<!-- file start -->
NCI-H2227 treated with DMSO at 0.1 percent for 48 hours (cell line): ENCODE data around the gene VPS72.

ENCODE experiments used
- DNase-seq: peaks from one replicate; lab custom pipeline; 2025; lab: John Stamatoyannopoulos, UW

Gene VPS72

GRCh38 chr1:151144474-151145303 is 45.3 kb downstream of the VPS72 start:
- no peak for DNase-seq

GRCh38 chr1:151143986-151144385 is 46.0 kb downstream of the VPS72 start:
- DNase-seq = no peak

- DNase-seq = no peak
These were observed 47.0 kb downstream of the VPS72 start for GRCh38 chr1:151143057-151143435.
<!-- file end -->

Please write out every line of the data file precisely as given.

NCI-H2227 treated with DMSO at 0.1 percent for 48 hours (cell line): ENCODE data around the gene VPS72.

ENCODE experiments used
- DNase-seq: peaks from one replicate; lab custom pipeline; 2025; lab: John Stamatoyannopoulos, UW

Gene VPS72

GRCh38 chr1:151144474-151145303 is 45.3 kb downstream of the VPS72 start:
- no peak for DNase-seq

GRCh38 chr1:151143986-151144385 is 46.0 kb downstream of the VPS72 start:
- DNase-seq = no peak

- DNase-seq = no peak
These were observed 47.0 kb downstream of the VPS72 start for GRCh38 chr1:151143057-151143435.